Teaching difficult topics to middle & high school students

Kemi Owens-Hart
By the time students reach middle and high school, there is often a full spectrum of life experiences and developmental differences, and the gaps in maturity and cognition can deter many teachers from talking about challenging or sensitive topics with this age group.

The truth is that middle and high school students really need trusted adults who are willing to explore difficult topics so they have tools and resources to help them navigate whatever they are going through, develop emotional skills, and social issues.
Here are some tips to make tough, and sometimes controversial topics a little less awkward for you and for your students:

  • Make sure you are in a good place to share. Delivery is really important so make sure you’re okay talking about the topic and practice with friends or colleagues if needed. Use open body language to show students you are ready to talk.

  • Encourage self-care. Be sure that your students know that there isn’t anything you’re going to teach that is more important than how they are feeling and encourage them to step out, get a drink of water, or talk to someone if they need to.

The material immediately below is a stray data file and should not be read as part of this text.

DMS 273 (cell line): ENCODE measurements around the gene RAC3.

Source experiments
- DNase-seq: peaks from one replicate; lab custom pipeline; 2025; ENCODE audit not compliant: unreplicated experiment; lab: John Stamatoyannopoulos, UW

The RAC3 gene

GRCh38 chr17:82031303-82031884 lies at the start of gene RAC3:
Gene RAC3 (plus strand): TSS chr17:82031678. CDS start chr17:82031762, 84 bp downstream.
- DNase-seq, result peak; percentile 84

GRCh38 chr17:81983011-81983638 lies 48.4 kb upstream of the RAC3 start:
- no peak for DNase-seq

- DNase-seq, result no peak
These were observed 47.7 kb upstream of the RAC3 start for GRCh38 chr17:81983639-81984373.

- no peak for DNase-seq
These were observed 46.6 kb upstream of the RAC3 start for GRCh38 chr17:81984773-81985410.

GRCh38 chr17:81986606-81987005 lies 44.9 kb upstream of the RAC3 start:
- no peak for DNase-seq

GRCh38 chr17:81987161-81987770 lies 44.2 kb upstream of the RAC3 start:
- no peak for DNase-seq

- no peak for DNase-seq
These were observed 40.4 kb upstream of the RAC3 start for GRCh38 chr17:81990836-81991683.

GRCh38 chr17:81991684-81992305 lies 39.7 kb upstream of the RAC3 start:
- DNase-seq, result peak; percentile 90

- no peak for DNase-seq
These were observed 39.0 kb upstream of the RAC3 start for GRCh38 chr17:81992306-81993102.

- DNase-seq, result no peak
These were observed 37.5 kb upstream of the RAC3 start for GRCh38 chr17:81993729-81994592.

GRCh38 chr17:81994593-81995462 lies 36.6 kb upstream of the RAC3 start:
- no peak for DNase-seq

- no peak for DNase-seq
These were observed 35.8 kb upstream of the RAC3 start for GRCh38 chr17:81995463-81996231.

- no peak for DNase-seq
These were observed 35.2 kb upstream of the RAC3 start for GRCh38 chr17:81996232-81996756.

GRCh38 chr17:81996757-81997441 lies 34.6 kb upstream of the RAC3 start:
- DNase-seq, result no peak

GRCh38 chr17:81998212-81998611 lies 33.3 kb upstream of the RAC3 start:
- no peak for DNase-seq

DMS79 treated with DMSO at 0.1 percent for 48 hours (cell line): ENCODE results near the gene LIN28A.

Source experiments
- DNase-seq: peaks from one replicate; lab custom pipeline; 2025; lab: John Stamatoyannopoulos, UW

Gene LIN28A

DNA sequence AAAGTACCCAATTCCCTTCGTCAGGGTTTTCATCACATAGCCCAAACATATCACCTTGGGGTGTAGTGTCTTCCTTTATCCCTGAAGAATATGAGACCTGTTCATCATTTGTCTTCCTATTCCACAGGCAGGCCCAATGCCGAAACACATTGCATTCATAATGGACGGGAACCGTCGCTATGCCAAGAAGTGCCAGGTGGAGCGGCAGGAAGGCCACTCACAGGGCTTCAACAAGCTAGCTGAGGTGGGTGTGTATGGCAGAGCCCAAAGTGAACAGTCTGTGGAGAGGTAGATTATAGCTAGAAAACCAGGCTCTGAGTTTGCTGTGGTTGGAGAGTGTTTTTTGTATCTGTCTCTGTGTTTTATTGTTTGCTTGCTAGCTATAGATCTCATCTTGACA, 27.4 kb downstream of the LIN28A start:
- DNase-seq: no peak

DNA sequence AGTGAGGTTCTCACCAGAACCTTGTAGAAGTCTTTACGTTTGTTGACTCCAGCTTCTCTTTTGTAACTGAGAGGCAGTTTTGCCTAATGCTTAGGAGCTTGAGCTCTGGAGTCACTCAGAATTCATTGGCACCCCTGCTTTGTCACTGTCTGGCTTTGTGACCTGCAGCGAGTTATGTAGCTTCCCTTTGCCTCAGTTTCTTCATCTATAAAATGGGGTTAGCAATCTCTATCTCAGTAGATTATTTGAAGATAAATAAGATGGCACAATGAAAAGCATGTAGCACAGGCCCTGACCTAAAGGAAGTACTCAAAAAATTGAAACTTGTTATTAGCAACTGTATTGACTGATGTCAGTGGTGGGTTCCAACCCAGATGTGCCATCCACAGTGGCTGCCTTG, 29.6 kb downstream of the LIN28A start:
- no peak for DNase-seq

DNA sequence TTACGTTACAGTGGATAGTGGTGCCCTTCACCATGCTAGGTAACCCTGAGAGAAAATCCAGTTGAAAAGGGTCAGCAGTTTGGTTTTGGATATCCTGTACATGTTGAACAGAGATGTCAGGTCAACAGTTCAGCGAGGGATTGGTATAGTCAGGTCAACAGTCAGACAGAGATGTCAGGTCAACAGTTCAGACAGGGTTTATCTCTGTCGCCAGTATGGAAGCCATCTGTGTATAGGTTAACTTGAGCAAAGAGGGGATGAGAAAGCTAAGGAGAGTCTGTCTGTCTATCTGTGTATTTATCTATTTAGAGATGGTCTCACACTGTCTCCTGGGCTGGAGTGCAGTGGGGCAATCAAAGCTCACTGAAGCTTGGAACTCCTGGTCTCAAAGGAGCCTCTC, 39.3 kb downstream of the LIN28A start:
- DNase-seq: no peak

• Give students a heads up.  Let them know that you’ll be talking about some difficult stuff so they aren’t taken by surprise and so they have time to mentally prepare themselves (especially if they have any first-hand knowledge or experience).

  • Make sure there are lesson agreements or guidelines for difficult discussions. Make sure the expectations are clear and that students know not to make inappropriate comments or jokes.

  • Emphasize safety.  Creating a classroom that is a safe container for difficult discussions and nuanced topics can help students feel comfortable getting out of their comfort zone to explore new concepts in safe and healthy ways.

  • Be trauma-aware. Remember that you won’t know each student’s story and that the classroom discussion could be a trauma trigger.  If students have a trauma response, don’t take it personally, and be able to provide any necessary support.

  • Have accurate facts and information. Misinformation, even unintentional misinformation, can cause challenges and diminish trust so be sure to have your facts straight before sharing information with students.

  • Treat students with respect and expect the same in return from them. Acknowledge that mutual respect is necessary when exploring tough topics.

  • Recognize that not all students will be on the same page as far as understanding and awareness. It is okay if some students don't get what you're trying to share -- you can still plan the seeds and support them as their understanding evolves.

  • Invite another professional to co-facilitate the lesson with you. If you're not comfortable with your knowledge on a particular topic, invite someone to join you who IS comfortable and knowledgeable.